Managing Communication: The Art of Organizing Outlook
Communication – the ups & downs
Communication is a guiding principle in my interactions with our clients and their financial goals; however, communication becomes ineffective if I do not approach my workflow with a detail-oriented strategy. With the ever-present reality of technology and quick responses, clients and business contacts frequently pose questions, ideas, or thoughts through email. While this enables immediate dialogue, it also creates an email inbox full of messages.
Microsoft Outlook is an incredible tool for email if used properly; the personal information management system is known world-wide for its use in companies, non-profits, and for personal use to communicate ideas, achieve tasks, and maintain the interconnected reality of the present.
Still, nothing hinders efficiency than an unanswered inbox full of emails. One of the ways Outlook can help you –as it’s helped me – is to organize the internal folders.
What’s worked for me
In restructuring in my email folders within Outlook, I first analyzed the folders I had and my process for following up with emails I received daily. For me, the important emphasis was segmenting out and prioritizing what was important versus what could wait.
I borrowed a lot of organizational ideas from a book by a well-known productivity consultant, David Allen, titled Getting Things Done. My biggest take away from it was if I could achieve a task in two minutes or less, then I needed to go ahead and take care of it. If I was unable to in that very moment and yet still needed to take action, I could pull the email into its own folder, delete it, or archive it. The end goal is to only touch an email once to take action, and maybe a second time if you have to research something or need to think about your response. The subfolders I came up with were:
Action Items – Notes to Edit – Projects – Phone Calls -Waiting for/on- Travel – Webex
Within all folders, I proceeded to make subfolders that said “completed”. After, I generated archived folders that are a lot more detailed. It is necessary to have only a few folders within your inbox to keep it simplified. For example, I know “action items” is the one folder that I have to go to each and every day to make sure it is taken care. Your inbox should constantly be emptied throughout the day and most days I do not leave until it is emptied. If I am successful at this it is one thing that makes me feel like I accomplished or achieved something that day.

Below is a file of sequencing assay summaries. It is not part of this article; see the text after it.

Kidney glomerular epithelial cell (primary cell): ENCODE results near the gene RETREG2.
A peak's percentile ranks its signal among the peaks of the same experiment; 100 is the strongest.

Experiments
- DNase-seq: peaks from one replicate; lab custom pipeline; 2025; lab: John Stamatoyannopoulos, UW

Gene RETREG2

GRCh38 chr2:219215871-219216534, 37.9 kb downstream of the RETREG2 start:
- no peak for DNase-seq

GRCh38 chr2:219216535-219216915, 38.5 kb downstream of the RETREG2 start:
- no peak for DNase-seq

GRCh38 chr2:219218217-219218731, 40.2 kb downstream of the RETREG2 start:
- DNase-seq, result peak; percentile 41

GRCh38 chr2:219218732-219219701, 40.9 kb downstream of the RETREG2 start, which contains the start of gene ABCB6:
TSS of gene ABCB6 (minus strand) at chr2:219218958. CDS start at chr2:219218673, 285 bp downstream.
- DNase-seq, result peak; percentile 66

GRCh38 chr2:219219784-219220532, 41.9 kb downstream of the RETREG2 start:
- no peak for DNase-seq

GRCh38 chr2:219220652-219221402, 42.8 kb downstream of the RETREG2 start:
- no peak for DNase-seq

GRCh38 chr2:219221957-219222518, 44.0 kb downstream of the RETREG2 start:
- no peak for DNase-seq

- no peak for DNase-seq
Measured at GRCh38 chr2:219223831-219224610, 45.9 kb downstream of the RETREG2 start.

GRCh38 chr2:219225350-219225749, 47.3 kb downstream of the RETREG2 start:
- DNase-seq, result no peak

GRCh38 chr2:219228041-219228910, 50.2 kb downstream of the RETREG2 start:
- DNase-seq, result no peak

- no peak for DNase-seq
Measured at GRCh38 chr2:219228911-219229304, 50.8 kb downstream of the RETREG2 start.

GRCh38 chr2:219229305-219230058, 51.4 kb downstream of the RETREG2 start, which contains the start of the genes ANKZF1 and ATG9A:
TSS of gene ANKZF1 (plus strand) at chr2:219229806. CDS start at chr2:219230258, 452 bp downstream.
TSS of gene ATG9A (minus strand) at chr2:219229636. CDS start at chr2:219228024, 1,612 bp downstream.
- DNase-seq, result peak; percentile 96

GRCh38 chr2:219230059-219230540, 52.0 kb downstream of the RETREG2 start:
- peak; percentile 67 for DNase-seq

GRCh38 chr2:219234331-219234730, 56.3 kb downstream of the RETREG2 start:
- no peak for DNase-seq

Within your inbox I recommend 4 to 7 folders. I have a couple of folders that serve a more temporary need (travel or webex, for example) but the folders I tend to be most concerned about are the action items, notes to edit, and phone calls.
What we are trying to achieve here is a way to organize emails to follow up with clients, with staff, and with other key individuals. How you manage your emails and tasks is a customized and personalized process. You might have certain nuances in your industry or in the way you keep up with client communication, but in the end, it is important that email is used as a tool for enhancing communication not barring it. Some of my colleagues prefer to organize their email folders by name of fellow staff or management – this is certainly another way that folders can be utilized to streamline the messages you receive daily.
As you can imagine with any new organizational system there are challenges. To no surprise, time is one of the biggest issues on my end. Even with a goal to get through my emails daily, sometimes it just does not happen. Another issue is not forgetting about certain folders and losing some emails “in space”.
Yet, as with anything, we overcome challenges with patience and perseverance. I have stuck to my new internal email organizational system in Outlook and I feel more prepared, responsive, and ready to help the clients I serve. That is what organization can help you do, and I certainly hope these small approaches help you to achieve bigger goals.
Part II Coming Soon: Utilizing Outlook’s Task List
Jesse R. Morris, AIF®, CFS®, PPC